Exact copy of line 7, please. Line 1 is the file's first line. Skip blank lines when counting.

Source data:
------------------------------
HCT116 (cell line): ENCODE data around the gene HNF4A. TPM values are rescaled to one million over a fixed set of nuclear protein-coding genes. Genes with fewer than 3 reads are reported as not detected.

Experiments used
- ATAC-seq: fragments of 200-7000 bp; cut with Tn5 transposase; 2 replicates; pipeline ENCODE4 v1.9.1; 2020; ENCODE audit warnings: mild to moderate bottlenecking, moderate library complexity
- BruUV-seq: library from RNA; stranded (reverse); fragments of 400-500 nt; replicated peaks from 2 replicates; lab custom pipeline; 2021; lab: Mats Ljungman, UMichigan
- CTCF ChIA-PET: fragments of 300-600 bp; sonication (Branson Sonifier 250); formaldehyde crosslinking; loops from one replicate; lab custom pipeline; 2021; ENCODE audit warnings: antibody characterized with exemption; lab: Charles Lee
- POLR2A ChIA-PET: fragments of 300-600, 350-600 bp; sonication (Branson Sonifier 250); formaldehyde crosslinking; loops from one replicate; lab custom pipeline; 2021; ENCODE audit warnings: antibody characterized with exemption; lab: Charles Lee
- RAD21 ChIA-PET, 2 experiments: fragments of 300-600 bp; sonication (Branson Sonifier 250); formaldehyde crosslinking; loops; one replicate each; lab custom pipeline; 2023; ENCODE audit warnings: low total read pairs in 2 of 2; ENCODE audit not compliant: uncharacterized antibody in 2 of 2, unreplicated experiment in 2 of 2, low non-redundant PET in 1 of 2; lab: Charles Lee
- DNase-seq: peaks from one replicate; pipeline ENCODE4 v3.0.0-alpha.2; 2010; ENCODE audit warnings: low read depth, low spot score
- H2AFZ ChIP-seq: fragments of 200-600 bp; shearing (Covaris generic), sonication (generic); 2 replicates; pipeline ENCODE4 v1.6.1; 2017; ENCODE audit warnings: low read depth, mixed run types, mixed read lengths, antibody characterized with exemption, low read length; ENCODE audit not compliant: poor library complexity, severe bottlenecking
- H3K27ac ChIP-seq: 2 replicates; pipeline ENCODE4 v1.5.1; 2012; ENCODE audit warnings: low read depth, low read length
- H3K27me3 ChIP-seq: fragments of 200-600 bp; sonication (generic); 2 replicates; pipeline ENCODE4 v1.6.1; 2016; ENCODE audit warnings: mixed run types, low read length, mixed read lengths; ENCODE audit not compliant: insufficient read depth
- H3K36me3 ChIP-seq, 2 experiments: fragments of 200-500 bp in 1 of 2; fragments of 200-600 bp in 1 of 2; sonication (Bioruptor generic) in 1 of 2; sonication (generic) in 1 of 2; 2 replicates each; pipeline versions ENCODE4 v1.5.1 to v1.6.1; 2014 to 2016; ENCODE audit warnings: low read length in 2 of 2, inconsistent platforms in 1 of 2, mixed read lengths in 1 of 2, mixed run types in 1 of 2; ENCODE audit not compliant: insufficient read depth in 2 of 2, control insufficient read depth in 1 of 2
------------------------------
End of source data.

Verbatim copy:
- RAD21 ChIA-PET, 2 experiments: fragments of 300-600 bp; sonication (Branson Sonifier 250); formaldehyde crosslinking; loops; one replicate each; lab custom pipeline; 2023; ENCODE audit warnings: low total read pairs in 2 of 2; ENCODE audit not compliant: uncharacterized antibody in 2 of 2, unreplicated experiment in 2 of 2, low non-redundant PET in 1 of 2; lab: Charles Lee